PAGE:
|My shame: the filthy feeder|
I took some photos of birds in our yard the other day, and when I was looking through them to pick the ones I wanted to post to Facebook, I realized how gross and dirty our bird feeders had gotten. I will admit now that before I posted it, I cropped one of the photos to hide the mildew that I was too embarrassed to show. My excuse was that the winter has been cold, and also there had been a lot of rain in the last couple of weeks and the bird seed had turned soggy and nasty. But in truth, it has also been a very long time since the last cleaning. After looking at the grime on the feeder, I felt very guilty. But no more! Today I rolled up my sleeves and tore into those filthy feeders.
|Lots of opportunity to swap germs|
Feeding birds is a great hobby. I love seeing what birds we can attract to the yard throughout the year. But it is important to keep the feeders clean, as well as filled. All those birds moving in and out can bring and share germs and disease. And wet or spoiled seed creates a breeding ground for bacteria that can make the birds sick. So, ideally, it is recommended that you give your feeders a good cleaning once every month. Or quarterly. Or at the very least, twice a year. I'd like to aspire to cleaning monthly, but I doubt I can be that diligent. But I know I need to step up my routine, because I don't want to attract birds just to make them sick or even kill them.
|The Big Bucket and other tools|
My personal feeder cleaning set up is not complicated. I use a large utility bucket, biodegradable dish soap, some bleach (to kill germs and viruses), a scrub brush, a plastic putty knife, rubber gloves, rubber boots, and the hose. It's a bit of a chore, because we have quite a few different kinds of feeders and several feeding stations. And some of the feeders are rather large. I think in the future I may pick up a small kiddie pool in order to soak the larger pieces.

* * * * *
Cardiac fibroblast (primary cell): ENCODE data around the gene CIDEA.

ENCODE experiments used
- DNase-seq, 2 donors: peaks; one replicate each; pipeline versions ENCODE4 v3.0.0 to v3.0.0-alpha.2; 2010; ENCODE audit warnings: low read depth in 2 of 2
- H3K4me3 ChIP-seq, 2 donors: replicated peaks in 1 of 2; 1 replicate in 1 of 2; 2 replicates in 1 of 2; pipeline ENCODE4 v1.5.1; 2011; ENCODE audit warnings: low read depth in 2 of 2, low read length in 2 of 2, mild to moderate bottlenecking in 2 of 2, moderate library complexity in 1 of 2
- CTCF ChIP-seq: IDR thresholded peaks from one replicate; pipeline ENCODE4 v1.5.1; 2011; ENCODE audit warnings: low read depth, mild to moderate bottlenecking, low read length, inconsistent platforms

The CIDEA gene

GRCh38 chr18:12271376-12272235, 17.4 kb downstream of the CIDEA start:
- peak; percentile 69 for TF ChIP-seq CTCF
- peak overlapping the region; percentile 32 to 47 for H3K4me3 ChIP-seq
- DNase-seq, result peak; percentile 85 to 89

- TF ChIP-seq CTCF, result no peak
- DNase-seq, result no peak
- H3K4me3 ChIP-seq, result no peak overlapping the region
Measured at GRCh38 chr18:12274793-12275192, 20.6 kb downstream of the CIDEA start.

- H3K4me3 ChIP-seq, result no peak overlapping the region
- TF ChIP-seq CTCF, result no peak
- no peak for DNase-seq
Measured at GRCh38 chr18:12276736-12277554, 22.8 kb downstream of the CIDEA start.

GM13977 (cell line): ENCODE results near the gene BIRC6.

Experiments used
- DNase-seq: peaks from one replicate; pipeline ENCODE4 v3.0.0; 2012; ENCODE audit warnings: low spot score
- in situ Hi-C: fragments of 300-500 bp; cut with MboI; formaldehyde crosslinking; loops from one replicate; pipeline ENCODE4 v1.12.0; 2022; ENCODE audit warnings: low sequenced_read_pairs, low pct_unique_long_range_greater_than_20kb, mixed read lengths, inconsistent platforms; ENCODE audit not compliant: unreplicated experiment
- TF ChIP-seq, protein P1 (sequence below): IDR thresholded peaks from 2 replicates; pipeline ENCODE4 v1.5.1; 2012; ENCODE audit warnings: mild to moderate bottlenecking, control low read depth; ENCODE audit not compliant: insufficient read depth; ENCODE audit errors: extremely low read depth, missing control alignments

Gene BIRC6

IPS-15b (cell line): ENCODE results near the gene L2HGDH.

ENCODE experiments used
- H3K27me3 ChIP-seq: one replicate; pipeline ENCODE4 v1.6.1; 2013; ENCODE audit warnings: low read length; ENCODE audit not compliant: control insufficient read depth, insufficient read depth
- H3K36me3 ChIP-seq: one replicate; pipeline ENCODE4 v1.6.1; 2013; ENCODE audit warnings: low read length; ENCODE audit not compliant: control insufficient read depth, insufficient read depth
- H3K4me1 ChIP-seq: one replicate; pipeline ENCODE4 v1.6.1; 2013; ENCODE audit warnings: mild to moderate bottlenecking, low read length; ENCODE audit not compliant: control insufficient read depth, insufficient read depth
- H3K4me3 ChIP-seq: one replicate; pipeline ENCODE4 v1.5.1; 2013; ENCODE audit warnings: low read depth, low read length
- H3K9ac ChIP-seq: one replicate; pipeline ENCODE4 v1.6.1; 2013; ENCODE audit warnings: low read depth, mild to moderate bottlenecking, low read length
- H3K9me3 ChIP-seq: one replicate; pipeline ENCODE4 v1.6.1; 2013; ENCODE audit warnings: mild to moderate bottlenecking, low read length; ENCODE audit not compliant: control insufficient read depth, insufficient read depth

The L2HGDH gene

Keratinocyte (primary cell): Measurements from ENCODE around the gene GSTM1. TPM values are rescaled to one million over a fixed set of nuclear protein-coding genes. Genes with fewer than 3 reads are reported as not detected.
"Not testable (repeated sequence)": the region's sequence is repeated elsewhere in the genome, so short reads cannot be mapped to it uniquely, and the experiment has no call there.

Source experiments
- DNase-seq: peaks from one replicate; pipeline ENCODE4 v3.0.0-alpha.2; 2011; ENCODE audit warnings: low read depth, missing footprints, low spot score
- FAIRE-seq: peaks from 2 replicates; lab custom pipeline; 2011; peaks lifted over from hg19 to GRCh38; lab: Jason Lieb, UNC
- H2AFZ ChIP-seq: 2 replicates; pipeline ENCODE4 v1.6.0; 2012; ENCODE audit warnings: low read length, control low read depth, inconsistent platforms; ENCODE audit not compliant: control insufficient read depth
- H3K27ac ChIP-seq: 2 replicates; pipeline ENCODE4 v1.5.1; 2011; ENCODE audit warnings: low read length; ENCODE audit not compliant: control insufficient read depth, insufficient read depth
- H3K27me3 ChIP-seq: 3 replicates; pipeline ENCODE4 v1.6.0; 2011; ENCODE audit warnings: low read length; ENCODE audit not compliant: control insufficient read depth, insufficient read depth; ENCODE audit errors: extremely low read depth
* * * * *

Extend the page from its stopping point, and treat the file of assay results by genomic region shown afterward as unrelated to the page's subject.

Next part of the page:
|Stripped down and scrubbed clean|
First I strip the feeding stations down to the pole, removing attachable "branches". Then I take down and empty the feeders, using the putty knife to scrape out wet or caked on seed, and put the old food in the trash. I will spare you photos of the nasty wet seed today, but it was putrid. It can go bad in a fairly short time in rainy and warm conditions. Sometimes it even sprouts in the feeder trays. Today I was glad I had the rubber gloves.
|A plastic putty knife is a wonderful tool for scraping out caked on bird seed|
Next, I take apart all the tube feeders and clean out the inevitably clogged feeder ports. Good quality feeders will come apart to allow access to these places where water gets in and wet bird seed builds up and spoils.
|Tube feeder taken apart|
Then I scrub all the feeder surfaces with soapy water mixed with some bleach. I add about 1/4 cup of bleach to my big bucket. I scrub the tube feeders, suet feeders and remove and clean all the trays. Then, I scrub the poles, baffles and attachments, because the birds leave seed and waste residue on everything. After everything is scrubbed clean, then I rinse well and let the parts sit in the sun to dry. You do not want to put dry seed into wet feeders or you'll get mildew and caked food inside.
|All clean and drying in the sun|
While I'm waiting for the feeders to dry it is a good time to clean out the bird bath, scrubbing out algae and any old seed and bird poop.
|Birdbath is clean, too|
Then, everything goes back together again. The birds were annoyed with me while I was cleaning and then seemed confused by the missing and empty feeders while everything dried. But 5 minutes after I had set it all up again and refilled the feeders, they had forgiven me.
|"Wait, where is everything?"|
So now our yard has clean, sparkling feeders and I can rest assured that I am providing a wholesome and helpful environment for the birds I love. This will be especially nice for the Great Backyard Bird Count that starts this weekend. And I'll be able to post my photos with a clear conscience and no cropping.
|Sparkling Clean and Ready for Visitors!|